In contrast to the Yearbook for Sexual intermediaries’ academic tone, there’s little evidence of Hirschfeld’s extensive research into sexual practices in The Third Gender. The focus is reversed, from exoticism to familiarity, with same-sex subjects presented in commonplace domestic settings. It’s also markedly sentimental, which makes it more accessible to the average reader. For example:
I was once treating a noble lady who had been living with a friend for a number of years for a serious nervous condition. Neither before nor since have I seen such a loving merging of a healthy person into a sick person in my practice as in this case, neither among spouses nor even among mothers who feared for their children. The healthy friend was not a pleasant fellow citizen, she had a lot of ruthless and headstrong attitudes, but anyone who saw this truly touching love and care, this unremitting effort day and night, held much too good for her for the sake of this strong and beautiful feeling. She was really bonded to her friend, if you touched a painful limb of the patient, she winced reflexively, every discomfort of the sufferer was reflected on her face.
Some think of their dashed hopes, what could they have achieved if old prejudices had not stood in the way of their careers, and others in respected positions remember the lie of life that weighs heavily on them! Many think of their parents who are dead or for whom they are dead, and all of them with heartfelt melancholy of the woman who loved them more than anything and whom they loved more than anything—their mother. 
1919 saw Hirschfeld open the world’s first institute for sexual science, which he located in Berlin. It is there that he established a vocabulary for sexual minorities, which helps to remove the stigma and taboo they’d been experiencing. It’s also here that he offered practical interventions like hair removal, hormone treatment, and pioneering gender affirmation surgery.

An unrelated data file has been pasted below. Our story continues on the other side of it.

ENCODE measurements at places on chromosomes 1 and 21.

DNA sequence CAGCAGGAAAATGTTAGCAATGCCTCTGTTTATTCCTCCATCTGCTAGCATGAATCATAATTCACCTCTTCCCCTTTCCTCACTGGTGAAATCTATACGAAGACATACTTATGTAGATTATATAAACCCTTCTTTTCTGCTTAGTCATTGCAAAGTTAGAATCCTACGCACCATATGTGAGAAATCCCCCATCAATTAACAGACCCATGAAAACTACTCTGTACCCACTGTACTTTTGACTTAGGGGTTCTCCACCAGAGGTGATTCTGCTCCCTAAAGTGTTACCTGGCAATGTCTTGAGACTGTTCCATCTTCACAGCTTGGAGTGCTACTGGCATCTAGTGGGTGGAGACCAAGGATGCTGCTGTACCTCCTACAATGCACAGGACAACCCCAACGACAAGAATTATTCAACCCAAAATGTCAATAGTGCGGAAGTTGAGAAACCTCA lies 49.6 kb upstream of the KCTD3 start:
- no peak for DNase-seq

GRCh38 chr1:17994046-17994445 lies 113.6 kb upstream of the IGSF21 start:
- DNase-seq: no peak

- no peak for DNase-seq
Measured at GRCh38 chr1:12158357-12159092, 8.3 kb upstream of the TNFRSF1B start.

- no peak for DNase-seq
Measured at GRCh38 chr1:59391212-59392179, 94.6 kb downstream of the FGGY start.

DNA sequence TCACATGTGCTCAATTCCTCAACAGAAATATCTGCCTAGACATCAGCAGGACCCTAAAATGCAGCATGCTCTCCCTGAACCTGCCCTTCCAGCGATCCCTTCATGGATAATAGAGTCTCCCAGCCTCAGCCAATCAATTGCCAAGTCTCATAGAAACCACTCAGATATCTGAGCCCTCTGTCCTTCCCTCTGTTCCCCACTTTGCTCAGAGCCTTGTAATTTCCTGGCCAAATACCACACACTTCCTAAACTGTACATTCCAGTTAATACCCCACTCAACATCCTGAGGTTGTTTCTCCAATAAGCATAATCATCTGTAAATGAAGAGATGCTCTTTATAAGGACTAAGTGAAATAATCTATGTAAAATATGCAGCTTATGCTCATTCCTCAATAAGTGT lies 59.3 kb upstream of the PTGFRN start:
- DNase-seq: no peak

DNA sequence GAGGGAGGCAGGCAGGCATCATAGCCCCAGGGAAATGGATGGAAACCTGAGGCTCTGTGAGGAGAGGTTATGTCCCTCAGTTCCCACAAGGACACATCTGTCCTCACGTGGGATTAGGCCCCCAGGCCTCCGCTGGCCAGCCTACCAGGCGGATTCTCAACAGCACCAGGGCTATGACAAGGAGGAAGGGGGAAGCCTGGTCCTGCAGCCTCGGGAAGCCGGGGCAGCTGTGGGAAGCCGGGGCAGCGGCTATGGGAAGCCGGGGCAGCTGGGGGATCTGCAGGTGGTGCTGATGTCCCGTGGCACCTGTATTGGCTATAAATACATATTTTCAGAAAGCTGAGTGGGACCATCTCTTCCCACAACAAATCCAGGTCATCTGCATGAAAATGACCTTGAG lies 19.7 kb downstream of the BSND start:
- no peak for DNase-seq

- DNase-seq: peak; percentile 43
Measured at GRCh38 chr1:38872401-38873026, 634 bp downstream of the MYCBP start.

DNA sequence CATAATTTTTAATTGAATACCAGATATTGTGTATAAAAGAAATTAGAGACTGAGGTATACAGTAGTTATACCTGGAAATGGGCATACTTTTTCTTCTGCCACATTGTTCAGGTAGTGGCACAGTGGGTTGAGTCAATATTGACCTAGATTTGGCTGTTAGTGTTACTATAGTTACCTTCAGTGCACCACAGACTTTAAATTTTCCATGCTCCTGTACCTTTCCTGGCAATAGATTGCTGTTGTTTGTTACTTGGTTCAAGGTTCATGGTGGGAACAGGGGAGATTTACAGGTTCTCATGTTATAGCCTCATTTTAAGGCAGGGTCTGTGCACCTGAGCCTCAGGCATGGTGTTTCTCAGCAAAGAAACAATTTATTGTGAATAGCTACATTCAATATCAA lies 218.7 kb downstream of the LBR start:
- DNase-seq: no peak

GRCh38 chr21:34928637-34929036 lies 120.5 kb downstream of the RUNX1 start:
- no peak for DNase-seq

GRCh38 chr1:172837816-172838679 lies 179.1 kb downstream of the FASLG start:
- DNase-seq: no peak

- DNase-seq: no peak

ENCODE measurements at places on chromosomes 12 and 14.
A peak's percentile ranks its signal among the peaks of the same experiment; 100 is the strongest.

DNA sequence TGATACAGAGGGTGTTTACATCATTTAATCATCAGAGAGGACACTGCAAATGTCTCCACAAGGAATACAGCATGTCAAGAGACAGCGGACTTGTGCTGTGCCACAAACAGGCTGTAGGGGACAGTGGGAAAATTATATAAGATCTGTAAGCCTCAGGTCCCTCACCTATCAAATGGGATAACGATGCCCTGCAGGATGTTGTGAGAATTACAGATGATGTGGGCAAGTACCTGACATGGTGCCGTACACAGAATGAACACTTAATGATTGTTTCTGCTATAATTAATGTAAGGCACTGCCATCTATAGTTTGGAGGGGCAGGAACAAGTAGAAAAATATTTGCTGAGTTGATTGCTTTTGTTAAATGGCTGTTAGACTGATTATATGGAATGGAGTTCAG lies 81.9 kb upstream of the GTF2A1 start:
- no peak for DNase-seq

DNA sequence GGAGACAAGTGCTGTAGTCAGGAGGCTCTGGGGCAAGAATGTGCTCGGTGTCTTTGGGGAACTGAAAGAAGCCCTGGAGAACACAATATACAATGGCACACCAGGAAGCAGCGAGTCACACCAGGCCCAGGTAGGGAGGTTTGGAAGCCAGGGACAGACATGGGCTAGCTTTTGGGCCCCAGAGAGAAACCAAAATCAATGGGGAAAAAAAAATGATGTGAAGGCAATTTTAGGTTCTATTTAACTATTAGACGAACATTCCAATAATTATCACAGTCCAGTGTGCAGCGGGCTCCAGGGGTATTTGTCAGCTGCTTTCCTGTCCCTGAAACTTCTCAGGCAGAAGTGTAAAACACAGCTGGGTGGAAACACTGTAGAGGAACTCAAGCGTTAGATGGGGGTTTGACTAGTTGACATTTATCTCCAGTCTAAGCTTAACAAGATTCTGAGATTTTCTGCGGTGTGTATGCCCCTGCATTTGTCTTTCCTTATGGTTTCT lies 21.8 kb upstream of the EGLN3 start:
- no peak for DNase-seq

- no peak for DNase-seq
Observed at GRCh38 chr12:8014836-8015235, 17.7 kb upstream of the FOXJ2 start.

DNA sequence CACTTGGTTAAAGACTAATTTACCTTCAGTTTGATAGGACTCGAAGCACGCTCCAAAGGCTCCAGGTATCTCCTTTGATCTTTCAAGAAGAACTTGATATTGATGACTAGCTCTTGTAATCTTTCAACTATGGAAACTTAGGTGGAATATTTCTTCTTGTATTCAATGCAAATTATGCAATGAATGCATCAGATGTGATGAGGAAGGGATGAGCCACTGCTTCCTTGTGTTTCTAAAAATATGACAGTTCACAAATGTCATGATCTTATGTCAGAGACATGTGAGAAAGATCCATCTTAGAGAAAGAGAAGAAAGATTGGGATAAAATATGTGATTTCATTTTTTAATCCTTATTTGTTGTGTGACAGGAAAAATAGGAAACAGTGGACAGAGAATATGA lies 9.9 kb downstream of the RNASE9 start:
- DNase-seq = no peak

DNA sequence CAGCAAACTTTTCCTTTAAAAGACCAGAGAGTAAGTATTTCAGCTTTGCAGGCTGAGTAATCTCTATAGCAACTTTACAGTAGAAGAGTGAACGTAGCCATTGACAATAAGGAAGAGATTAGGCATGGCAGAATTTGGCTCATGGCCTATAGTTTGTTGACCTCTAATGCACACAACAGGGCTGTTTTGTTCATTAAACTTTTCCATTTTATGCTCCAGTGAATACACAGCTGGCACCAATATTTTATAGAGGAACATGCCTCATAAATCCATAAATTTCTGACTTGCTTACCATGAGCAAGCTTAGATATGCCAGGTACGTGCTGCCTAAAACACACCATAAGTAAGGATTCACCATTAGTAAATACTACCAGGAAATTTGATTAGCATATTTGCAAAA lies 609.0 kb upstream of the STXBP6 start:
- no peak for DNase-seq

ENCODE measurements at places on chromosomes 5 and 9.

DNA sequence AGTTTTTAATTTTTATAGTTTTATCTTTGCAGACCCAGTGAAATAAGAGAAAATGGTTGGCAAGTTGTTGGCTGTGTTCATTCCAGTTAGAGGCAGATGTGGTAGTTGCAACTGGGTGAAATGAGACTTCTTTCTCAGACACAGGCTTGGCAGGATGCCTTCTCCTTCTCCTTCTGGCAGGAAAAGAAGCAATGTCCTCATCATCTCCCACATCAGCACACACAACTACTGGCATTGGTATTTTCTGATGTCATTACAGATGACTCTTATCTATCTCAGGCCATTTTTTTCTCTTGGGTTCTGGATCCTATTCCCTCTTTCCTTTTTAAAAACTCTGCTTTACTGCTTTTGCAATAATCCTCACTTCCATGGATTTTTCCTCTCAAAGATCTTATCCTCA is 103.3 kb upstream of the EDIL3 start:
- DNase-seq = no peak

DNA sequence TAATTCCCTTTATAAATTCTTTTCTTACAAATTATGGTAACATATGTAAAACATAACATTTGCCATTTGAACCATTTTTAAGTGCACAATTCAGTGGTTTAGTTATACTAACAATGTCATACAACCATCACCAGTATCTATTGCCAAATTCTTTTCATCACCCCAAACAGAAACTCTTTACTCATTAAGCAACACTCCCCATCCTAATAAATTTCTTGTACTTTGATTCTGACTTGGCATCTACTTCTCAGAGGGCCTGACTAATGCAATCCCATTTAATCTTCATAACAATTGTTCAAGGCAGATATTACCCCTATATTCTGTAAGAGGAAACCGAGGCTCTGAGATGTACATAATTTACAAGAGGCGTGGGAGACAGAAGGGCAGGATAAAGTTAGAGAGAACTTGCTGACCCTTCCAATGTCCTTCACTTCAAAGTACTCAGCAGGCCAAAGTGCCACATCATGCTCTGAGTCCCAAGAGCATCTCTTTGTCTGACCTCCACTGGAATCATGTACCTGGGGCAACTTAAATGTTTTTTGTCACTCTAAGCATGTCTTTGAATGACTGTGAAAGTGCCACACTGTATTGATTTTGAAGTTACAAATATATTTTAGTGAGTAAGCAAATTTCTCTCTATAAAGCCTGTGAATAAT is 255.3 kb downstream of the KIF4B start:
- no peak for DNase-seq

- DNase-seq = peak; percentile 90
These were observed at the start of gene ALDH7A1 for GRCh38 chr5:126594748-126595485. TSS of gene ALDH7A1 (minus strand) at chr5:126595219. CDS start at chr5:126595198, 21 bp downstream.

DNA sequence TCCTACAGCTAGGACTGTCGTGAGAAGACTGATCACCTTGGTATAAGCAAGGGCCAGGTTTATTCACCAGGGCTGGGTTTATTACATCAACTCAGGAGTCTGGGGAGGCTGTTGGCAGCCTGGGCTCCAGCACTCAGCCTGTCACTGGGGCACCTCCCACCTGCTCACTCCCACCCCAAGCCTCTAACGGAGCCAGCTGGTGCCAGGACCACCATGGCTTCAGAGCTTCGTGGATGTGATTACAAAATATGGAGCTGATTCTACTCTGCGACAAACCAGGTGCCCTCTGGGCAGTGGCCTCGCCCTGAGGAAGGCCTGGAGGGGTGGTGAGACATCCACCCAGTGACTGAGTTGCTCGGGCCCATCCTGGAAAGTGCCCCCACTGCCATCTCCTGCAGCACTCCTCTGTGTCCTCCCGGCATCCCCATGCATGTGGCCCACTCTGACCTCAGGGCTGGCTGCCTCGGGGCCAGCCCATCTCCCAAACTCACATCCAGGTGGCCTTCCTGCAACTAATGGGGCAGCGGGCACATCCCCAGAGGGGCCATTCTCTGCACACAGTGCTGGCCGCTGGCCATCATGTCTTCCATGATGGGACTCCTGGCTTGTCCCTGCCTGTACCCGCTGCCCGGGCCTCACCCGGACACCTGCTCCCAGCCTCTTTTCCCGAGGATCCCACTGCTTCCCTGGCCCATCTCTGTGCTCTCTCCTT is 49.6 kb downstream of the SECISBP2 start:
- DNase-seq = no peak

After more than a decade, Hirschfeld’s Institute for Sexual Sciences housed an extensive library on sexuality, it included rare books, as well as diagrams and protocols for transition surgery.
It was on May 6, 1933 that the Nazis came for the institute. Troops swarmed the building, and carried off all its books, which they piled in the street along with a bronze bust of Hirschfeld. The bonfire engulfed more than 20,000 books, filled with research that not only helped establish a historical context for non-conforming people but also delineated procedures that addressed their physical needs.
Needless to say, the collection was irreplaceable. And as a result of the burning, the acknowledgement and therefore acceptance of sexual minorities was significantly hindered across the globe.
And it isn’t only the LGBTQ+ community that’s effected. Hobbling opportunities to understand one another is detrimental to all of us. That’s why it is more important than ever to not just talk about the banning of books, but to take action.
What kind of action? Check out a banned book from the library – yes, that actually helps. And, public input is important, so contact your local school board members, library trustees, and state legislators. Better yet, attend the next school board or library board meeting and speak out against book bans. It’s also a pretty good way to commemorate Stonewall’s anniversary.
 Bauer, Heike. “Burning Sexual Subjects: Books, Homophobia and the Nazi Destruction of the Institute of Sexual Sciences in Berlin.” In Book Destruction, ed. Gill Partington and Adam Smyth (Basingstoke: Palgrave Macmillan, 2014), pp. 17-33.